A group of doctors at the forefront of studying mold toxicity prefers ERMI testing. So if you are under the care of one of these physicians, they will typically be instructing you to do an ERMI test.

    There are a number of peer-reviewed articles published in journals finding an association between asthma and ERMI score. However, I’m not aware of journal articles showing the ERMI score being associated with mold toxicity. I’m guessing this is either because of a lack of consensus on defining mold toxicity, or just that I haven’t come across those articles.

    I think it is acceptable to do ERMI testing, so long as it is done in conjunction with a thorough mold and moisture inspection.

    Hi. In response to the above comment that Penicillium/Aspergillus are not considered toxigenic, are you referring to a specific sub species? Because it is well documented that Aspergillus niger produces the toxins “malformin C” and “ochratoxin A,” and is a known causal agent of the type of ear infection called “Otomycosis.” There is also a medical diagnosis called IPA (invasive pulmonary Aspergillosis) which is essentially a fungal ball growth of aspergillus in the lungs that immune compromised and people with COPD (for example) can develop from inhaling elevated levels of aspergillus spores. There is also a mycotoxin called “aflatoxin” produced by Aspergillus flavus that is considered a serious carcinogen. You may want to revise/clarify your statement for purposes of liability as an IAQ professional.


    Thank you for pointing that out. You are correct, there are subspecies that are considered toxigenic. I edited the post.


    I emailed him directly with a response but I will post below what I sent him in case it is helpful for you or other people.

    Thank you for commenting Jen!


    An ERMI result is difficult to interpret that is why the EPA currently uses it as a research tool and not as a means to determine if there is a mold problem in a home. Whenever a client requests an ERMI test we also recommend getting air sampling done through a spore trap in order to get a better picture.

    Every situation is unique inside a home and the amount of mold in it can vary depending on the situation. Without doing an inspection and our own sampling it is difficult to tell you definitively what the mold issues in your home are. With that said, I can tell you that an air sample result of 350 spores/m3 of Aspergillus/Penicillium is not usually considered elevated. It is true that the outdoor control sample is the comparison that is used to determine if a particular mold level inside the home is high. However, in the midwest, for example, it is common for outdoor Aspergillus/Penicillium mold to be above 1,000 spores/m3 during the warmer months.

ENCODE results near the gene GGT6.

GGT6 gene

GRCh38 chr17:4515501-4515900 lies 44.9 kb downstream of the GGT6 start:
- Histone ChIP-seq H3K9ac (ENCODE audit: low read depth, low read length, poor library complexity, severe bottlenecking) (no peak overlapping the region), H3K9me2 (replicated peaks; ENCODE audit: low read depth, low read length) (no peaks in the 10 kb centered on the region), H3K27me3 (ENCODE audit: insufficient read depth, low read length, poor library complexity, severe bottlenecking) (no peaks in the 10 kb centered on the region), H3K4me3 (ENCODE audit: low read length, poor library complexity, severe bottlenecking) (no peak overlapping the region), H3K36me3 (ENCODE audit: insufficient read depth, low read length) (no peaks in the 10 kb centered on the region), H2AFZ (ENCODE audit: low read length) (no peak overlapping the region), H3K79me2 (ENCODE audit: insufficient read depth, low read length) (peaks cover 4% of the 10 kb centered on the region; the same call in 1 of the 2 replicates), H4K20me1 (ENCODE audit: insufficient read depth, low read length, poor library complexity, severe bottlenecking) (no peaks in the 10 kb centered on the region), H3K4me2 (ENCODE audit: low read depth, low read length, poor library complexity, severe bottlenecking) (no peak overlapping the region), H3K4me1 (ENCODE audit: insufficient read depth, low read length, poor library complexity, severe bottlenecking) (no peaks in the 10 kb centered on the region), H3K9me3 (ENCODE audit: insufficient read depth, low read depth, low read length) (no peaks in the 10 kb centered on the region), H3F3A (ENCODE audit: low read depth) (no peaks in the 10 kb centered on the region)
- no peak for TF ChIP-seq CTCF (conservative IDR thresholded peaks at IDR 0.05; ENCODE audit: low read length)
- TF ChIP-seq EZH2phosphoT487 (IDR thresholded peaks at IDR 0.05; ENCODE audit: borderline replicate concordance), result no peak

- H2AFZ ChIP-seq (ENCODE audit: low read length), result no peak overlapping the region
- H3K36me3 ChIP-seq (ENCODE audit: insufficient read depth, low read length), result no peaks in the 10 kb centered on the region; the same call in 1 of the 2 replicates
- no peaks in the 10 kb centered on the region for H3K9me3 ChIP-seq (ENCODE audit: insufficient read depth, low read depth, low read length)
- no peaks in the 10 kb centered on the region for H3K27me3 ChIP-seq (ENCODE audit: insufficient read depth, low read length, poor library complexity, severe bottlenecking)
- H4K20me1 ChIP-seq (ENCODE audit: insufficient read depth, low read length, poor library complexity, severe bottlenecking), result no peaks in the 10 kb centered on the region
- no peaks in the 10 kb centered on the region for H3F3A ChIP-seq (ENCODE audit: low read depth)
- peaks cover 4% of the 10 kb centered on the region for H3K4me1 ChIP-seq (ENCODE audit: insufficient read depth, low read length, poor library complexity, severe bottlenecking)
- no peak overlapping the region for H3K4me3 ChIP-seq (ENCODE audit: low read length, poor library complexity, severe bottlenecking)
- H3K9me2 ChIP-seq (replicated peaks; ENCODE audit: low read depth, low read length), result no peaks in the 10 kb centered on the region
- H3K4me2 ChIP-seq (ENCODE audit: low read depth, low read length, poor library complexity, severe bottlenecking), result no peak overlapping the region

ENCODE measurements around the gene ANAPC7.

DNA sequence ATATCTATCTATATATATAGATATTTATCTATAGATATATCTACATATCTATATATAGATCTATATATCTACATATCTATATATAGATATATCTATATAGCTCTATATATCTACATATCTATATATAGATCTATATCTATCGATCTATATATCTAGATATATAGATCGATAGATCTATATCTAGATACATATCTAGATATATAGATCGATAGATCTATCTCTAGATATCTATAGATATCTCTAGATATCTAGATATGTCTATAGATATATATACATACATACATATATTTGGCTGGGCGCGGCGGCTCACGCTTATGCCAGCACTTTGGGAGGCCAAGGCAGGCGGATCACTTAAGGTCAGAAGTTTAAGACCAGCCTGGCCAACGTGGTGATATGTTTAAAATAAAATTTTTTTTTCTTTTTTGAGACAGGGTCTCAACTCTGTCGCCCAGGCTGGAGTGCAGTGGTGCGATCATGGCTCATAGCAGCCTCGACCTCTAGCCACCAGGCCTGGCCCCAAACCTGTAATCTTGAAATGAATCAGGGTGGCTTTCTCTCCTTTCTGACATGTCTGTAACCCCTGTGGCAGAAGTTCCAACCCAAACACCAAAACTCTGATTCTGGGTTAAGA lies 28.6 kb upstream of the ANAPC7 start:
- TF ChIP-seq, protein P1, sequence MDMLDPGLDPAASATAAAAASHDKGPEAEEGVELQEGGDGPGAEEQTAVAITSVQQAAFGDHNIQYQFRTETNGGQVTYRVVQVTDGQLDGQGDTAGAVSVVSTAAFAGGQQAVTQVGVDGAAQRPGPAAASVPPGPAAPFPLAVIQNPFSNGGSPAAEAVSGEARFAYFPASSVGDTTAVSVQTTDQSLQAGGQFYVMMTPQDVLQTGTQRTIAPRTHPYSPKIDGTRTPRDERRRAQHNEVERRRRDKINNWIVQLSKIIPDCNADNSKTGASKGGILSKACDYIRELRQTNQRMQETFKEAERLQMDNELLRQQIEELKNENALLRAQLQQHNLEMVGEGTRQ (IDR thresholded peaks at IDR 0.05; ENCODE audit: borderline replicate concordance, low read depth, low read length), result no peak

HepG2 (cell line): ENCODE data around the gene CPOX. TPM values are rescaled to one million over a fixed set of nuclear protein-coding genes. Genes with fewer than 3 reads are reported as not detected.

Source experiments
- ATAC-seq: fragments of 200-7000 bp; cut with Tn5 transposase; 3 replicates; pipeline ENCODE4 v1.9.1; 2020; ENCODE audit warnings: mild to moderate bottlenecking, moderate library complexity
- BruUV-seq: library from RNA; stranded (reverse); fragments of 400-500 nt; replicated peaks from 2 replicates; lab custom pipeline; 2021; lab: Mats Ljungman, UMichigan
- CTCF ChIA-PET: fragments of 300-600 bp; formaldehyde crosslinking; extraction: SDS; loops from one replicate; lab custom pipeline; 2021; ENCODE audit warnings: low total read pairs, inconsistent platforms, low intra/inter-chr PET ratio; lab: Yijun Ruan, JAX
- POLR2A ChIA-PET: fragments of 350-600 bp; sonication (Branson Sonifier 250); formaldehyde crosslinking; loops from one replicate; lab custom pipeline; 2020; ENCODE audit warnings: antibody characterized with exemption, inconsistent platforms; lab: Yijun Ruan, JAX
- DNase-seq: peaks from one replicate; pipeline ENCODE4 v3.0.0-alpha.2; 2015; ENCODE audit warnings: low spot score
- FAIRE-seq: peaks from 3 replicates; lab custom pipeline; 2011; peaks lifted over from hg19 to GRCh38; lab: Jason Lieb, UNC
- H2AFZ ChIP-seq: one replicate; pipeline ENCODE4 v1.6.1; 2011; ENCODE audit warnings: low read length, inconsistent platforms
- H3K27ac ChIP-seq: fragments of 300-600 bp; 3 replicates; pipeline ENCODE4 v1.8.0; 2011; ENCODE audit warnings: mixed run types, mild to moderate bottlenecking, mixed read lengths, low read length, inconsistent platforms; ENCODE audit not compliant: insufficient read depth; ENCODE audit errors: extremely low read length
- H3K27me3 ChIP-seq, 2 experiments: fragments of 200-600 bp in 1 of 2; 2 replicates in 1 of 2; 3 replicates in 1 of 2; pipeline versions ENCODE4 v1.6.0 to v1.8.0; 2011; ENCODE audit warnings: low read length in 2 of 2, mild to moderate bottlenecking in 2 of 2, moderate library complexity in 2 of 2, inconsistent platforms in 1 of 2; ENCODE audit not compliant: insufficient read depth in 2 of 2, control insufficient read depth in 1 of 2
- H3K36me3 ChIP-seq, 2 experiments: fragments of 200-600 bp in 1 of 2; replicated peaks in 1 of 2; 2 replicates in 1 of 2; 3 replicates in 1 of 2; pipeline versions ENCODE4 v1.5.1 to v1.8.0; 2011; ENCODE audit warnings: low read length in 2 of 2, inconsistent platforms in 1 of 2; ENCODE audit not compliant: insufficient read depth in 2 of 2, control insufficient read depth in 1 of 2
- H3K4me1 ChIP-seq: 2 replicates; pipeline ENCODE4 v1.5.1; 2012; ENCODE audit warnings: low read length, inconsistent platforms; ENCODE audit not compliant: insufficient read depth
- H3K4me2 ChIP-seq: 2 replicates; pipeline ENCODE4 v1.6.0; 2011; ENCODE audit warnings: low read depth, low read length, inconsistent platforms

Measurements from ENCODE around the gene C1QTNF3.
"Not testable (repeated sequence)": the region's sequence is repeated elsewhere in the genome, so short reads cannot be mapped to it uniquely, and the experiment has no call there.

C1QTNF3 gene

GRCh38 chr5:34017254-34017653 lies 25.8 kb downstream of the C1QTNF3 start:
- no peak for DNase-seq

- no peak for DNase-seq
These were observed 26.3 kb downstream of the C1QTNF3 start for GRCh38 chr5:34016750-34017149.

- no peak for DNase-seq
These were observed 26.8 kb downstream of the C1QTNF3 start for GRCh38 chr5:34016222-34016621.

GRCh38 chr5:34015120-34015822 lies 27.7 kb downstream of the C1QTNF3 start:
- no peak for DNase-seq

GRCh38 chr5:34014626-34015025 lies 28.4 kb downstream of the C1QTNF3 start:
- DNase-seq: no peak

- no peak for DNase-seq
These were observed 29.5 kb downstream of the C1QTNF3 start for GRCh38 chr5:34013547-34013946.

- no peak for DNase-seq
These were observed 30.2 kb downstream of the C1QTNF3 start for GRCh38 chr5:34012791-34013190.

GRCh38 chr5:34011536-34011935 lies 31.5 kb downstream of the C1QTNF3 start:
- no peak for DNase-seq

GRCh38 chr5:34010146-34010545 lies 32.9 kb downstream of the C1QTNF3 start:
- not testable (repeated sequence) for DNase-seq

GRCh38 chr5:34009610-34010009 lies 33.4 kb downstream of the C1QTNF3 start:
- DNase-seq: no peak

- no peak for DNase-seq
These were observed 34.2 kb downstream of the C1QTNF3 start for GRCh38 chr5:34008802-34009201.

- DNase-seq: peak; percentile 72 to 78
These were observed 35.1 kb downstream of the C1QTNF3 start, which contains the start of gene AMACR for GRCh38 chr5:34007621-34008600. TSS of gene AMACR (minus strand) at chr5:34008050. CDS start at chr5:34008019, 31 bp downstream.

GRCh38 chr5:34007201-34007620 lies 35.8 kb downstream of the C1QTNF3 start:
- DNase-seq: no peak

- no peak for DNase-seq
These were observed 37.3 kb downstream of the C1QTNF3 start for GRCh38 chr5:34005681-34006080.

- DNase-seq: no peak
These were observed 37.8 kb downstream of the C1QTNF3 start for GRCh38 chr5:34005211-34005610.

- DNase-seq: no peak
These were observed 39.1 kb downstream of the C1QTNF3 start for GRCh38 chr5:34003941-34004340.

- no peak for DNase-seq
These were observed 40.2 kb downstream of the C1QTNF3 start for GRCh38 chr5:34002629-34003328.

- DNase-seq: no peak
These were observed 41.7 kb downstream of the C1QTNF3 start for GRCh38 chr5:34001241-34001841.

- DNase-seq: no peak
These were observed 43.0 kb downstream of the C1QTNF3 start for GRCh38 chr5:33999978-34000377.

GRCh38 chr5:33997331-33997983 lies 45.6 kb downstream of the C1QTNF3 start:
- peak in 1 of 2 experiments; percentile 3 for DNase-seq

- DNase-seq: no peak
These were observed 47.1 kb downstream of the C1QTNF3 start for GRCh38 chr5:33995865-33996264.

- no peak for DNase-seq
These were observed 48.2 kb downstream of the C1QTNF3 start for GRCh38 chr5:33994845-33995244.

Also, remember that mold is EVERYWHERE and it would be a nearly impossible task to 100% eliminate it from the air.

    If you still have concerns and you’re in the Chicagoland area consider having us do a mold inspection of your home.


    *Edited: 1.29.2018*

    Even though this is an old post, I think it’s important to follow up on the interpretation of the ERMI, for the ERMI is more reliable than an air sample — and it’s not so difficult. [Of course, do correct anything I get wrong. With citations please].

    First, it’s quite true that one strength (and weakness) of an ERMI sample is that it’s not just a snapshot, but an average of the contamination in that room or rooms over time. More importantly, unlike the air samples which cannot differentiate even between Aspergillus/Penicilium molds, the ERMI uses DNA testing. Thus it report differentiates between “benign” outdoor species and ones rarely in indoor air unless there’s been water damage. Third, an ERMI counts DNA, whether from spores or tiny mold fragments, and as there can be thousands more fragments than spores, and the fragments are what goes deep into the lungs, that seems to have better face validity. Lastly, while it’s true that the EPA warn against using ERMI to screen homes, their own research shows that ERMI measurements (of Group 1 molds, see below) correlates well with 48-hour air samples (Cox et al, 2017, “Comparison of indoor air sampling and dust collection methods for fungal exposure assessment using quantitative PCR” Environ Sci Process Impacts. 2017 Oct 18; 19(10): 1312–1319).

    So what about an ERMI of 22?

    First, to get an ERMI of 22, the dust must include some specific indoor water-damage (Group 1) species at WAY higher concentration than the air sample showed. Especially for heavy, sticky spores (like Stachy or Chaetomium), air sampling of a quiet room may not show them — but ERMI sampling of dust will. And life activities, like toddlers and dogs running around, opening/closing windows and doors, vacuuming, will all send them into the air… and then they redeposit through the house. An ERMI of 22 does indicate major contamination of the house dust (from the old source, or other wall cavities or a crawl space).

    Why is the ERMI score important?

    An ERMI score is the difference between the concentration of water-damage molds (Group 1 molds) that may produce mold-poisons (mycotoxins) and benign outdoor-growing molds blown in (Group 2 molds). The ERMI formula uses logarithms, and a score of 22 means that some of those water-damage-indicator (Group 1) molds must have been thousands of times higher vs. the Group 2 molds.

    The problem is that most of these Group 1 species are good at germ warfare — their spores and hyphae fragments are covered in poisons (mycotoxins) and the fragments are tiny enough to get deep into the lungs — so for folks who are sensitive, these fragments are at least as dangerous dead as alive. Some mycotoxins only cause problems if inhaled, others (like from Stachy) are also absorbed through the skin, so imagine little kids playing on carpet, and anyone sleeping with a long-haired cat or dog….

    However, the total ERMI number is not enough. With a count of 22, a good mold hygienist would likely do another sample or few, and study the specific Group 1 and 2 mold species to answer the following: